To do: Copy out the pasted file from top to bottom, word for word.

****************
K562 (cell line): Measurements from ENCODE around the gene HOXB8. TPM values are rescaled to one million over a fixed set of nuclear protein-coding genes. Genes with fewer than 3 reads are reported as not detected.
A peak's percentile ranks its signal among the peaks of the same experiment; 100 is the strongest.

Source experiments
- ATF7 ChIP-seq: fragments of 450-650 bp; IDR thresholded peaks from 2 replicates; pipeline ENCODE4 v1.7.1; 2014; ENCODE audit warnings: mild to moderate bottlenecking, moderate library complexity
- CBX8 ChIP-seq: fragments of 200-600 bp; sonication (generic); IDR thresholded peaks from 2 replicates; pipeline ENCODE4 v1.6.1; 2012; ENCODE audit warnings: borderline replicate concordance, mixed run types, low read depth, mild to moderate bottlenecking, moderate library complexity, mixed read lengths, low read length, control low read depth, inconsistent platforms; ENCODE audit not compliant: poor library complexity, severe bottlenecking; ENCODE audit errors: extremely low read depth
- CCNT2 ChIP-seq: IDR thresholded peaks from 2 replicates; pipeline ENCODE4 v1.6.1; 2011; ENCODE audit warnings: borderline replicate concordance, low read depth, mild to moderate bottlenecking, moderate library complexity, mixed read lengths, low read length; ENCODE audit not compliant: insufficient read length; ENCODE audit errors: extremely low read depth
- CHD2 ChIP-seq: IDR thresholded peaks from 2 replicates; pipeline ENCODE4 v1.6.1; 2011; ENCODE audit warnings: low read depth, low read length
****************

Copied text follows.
K562 (cell line): Measurements from ENCODE around the gene HOXB8. TPM values are rescaled to one million over a fixed set of nuclear protein-coding genes. Genes with fewer than 3 reads are reported as not detected.
A peak's percentile ranks its signal among the peaks of the same experiment; 100 is the strongest.

Source experiments
- ATF7 ChIP-seq: fragments of 450-650 bp; IDR thresholded peaks from 2 replicates; pipeline ENCODE4 v1.7.1; 2014; ENCODE audit warnings: mild to moderate bottlenecking, moderate library complexity
- CBX8 ChIP-seq: fragments of 200-600 bp; sonication (generic); IDR thresholded peaks from 2 replicates; pipeline ENCODE4 v1.6.1; 2012; ENCODE audit warnings: borderline replicate concordance, mixed run types, low read depth, mild to moderate bottlenecking, moderate library complexity, mixed read lengths, low read length, control low read depth, inconsistent platforms; ENCODE audit not compliant: poor library complexity, severe bottlenecking; ENCODE audit errors: extremely low read depth
- CCNT2 ChIP-seq: IDR thresholded peaks from 2 replicates; pipeline ENCODE4 v1.6.1; 2011; ENCODE audit warnings: borderline replicate concordance, low read depth, mild to moderate bottlenecking, moderate library complexity, mixed read lengths, low read length; ENCODE audit not compliant: insufficient read length; ENCODE audit errors: extremely low read depth
- CHD2 ChIP-seq: IDR thresholded peaks from 2 replicates; pipeline ENCODE4 v1.6.1; 2011; ENCODE audit warnings: low read depth, low read length